ALEX Salmond and his MSPs are to receive an unprecedented briefing on how an independent Scotland could thrive as a big-state, high-tax progressive country on the Nordic model, amid growing support for the idea throughout the SNP.

The so-called Common Weal plan, which has been injected into the referendum debate by the left-wing Jimmy Reid Foundation, will be the first item on the agenda at the annual away day of the SNP's parliamentary group next month.

The Foundation's director, Robin McAlpine, has been invited to address the SNP's 65 MSPs, including the First Minister, on the concept, and field questions on its policy implications.

He is expected to reassure them that the Common Weal is a hard-nosed and practical alternative to the status quo, and argue that the party should embrace it ahead of the referendum.

It is understood to be the first time that a think tank has addressed the SNP group.

The invite confirms growing interest in the idea among the SNP hierarchy, with Salmond said to be "very relaxed" about it after initial scepticism.

A senior SNP source said: "It's a good debate to have. It sets out the potential and opportunity of independence and helps with the message that people who believe in progressive politics would be better served by a Yes vote than a No vote."

The Common Weal model envisages a fundamental break with the UK's market-led economic and social model, with Scotland importing policies from Germany and Scandinavia designed to make the country wealthier, fairer and more equal.

A key part would be an expanded welfare state providing "from-the-cradle-to-the-grave" services which are paid for through an overall higher tax take.

But the Common Weal model would also entail a diverse, high-skill, high-pay economy in which Scots firms are supported by lending from state banks and favoured in state procurement.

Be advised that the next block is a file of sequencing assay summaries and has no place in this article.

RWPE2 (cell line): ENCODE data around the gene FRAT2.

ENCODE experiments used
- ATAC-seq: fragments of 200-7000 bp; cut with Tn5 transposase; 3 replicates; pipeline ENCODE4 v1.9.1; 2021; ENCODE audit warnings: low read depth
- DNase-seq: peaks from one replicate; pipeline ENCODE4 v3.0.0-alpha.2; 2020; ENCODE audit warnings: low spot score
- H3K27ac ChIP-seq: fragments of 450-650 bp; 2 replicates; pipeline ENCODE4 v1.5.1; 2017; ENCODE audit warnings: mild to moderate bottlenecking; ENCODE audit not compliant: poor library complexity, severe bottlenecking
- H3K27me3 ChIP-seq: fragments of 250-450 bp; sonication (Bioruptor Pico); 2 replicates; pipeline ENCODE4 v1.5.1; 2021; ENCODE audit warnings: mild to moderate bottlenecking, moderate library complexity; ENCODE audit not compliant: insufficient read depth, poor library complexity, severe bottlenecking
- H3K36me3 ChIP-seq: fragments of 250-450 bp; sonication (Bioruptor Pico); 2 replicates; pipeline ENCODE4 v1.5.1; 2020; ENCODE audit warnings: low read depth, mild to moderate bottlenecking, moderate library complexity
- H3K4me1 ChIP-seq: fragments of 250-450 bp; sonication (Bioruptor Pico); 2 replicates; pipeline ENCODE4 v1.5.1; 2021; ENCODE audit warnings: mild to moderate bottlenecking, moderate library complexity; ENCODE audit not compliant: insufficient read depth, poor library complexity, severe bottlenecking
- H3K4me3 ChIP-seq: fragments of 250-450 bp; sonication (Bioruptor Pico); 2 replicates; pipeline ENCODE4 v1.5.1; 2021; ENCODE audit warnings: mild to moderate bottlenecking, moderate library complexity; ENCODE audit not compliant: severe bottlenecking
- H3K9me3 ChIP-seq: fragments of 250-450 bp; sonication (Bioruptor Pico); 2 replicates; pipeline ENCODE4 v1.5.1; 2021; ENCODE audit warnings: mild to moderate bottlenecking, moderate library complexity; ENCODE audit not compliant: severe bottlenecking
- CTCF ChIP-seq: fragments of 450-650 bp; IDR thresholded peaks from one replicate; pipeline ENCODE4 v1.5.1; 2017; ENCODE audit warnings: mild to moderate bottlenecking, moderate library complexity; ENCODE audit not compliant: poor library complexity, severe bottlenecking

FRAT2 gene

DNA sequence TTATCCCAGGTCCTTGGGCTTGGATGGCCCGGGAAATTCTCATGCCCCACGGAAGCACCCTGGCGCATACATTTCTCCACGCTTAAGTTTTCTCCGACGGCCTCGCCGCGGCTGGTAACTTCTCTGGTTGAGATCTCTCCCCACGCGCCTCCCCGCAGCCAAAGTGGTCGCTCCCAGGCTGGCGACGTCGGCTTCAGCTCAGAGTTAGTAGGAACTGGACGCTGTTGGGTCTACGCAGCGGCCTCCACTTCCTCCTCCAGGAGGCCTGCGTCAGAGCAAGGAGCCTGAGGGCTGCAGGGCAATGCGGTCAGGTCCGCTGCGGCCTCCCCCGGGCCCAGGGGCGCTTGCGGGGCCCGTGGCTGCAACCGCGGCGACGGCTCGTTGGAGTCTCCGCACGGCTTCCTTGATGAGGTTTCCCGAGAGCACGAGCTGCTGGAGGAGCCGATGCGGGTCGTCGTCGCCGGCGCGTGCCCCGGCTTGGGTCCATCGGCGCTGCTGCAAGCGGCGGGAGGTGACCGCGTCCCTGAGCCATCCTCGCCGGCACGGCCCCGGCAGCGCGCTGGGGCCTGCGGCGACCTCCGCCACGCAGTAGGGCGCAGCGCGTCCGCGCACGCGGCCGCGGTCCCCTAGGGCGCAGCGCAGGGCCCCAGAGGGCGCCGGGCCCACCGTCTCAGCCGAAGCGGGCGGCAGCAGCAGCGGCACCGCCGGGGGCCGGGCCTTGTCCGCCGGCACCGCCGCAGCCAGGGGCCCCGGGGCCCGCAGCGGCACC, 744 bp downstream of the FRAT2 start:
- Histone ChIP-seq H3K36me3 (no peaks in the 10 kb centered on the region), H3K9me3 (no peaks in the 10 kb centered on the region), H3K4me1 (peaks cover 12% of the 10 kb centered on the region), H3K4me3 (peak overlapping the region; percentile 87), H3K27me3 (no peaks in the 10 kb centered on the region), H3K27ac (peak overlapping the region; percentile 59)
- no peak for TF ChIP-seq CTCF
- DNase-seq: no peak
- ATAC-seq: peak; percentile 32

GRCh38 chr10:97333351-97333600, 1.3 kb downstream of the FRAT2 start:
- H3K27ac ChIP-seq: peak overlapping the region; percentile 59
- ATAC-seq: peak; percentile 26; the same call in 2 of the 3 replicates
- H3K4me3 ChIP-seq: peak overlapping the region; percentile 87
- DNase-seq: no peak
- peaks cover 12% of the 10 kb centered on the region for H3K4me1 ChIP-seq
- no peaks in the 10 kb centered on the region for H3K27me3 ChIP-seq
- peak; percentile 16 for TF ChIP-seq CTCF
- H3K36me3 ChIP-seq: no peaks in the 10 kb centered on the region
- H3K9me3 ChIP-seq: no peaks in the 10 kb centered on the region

Since its launch by a group of around 30 academics and economists two months ago, Common Weal has rapidly gained momentum within the Yes campaign -– in large part because of a lack of a competing vision from the SNP.

Yes Scotland chair Dennis Canavan has given it his support, and the Church of Scotland has set up a working group to examine its principles.

Bill Kidd, the SNP chief whip, has also called for a main hall debate on the subject at the SNP annual conference in Perth in October, and last month former business minister Jim Mather emerged as a surprise convert to the cause.

On the right of the party, the self-made millionaire Mather was instrumental in making the SNP credible with the Scottish business community ahead of the 2007 Holyrood election.

The last such event for SNP MSPs before the 2014 referendum, this year's away day will actually run over two days at Murrayfield Stadium in Edinburgh, when the group will also discuss legislation and policy ideas.

SNP group convener Gil Paterson said: "I can confirm that Common Weal is going to be discussed and there will be a question-and-answer session. The reason I've decided to put it on the agenda is that many of the group are interested in it and they want to participate."

McAlpine added: "We're delighted to have been invited to talk about the Common

Weal and I look forward to answering the many questions people will have.

"I hope we can persuade politicians of all parties that this really is the way forward for Scotland. I'm confident it reflects what a majority of Scots want for their future and that it can bring people together after years of cynicism and division."

The Reid Foundation is also taking part in the Scottish Green Party conference later this year, and has put out feelers to Labour.

Its website is compiling a library of potential policies, with six papers on key areas due out in the autumn, starting with the critical issue of tax.

Tory MSP Murdo Fraser said: "It's an indication of the trouble the Yes campaign is in that they're having to find a new narrative for what independence means and embracing this.

"It would be very bad news for middle earners and the business community in Scotland to be subject to Scandinavian levels of taxation."